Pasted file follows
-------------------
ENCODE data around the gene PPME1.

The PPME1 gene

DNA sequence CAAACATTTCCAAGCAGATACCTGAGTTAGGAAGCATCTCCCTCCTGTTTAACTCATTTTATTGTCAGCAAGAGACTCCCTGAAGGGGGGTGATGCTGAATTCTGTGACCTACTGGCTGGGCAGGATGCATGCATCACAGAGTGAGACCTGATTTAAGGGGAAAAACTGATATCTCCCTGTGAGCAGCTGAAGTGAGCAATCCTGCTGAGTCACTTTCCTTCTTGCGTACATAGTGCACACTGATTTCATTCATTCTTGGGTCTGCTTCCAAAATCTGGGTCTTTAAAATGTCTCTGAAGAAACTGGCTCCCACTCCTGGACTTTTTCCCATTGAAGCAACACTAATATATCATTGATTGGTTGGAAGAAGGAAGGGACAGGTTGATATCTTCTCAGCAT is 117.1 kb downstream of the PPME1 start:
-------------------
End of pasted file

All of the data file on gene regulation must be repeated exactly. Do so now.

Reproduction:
ENCODE data around the gene PPME1.

The PPME1 gene

DNA sequence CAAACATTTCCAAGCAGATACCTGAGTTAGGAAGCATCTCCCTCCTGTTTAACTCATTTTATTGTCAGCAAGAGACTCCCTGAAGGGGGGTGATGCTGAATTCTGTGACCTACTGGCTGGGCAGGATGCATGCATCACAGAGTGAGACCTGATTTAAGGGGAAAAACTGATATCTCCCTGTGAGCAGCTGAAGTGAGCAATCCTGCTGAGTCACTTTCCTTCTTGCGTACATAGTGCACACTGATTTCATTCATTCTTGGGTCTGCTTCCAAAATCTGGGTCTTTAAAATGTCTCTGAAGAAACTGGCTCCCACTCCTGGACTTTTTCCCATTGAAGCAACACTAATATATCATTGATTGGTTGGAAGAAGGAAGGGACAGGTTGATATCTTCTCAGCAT is 117.1 kb downstream of the PPME1 start: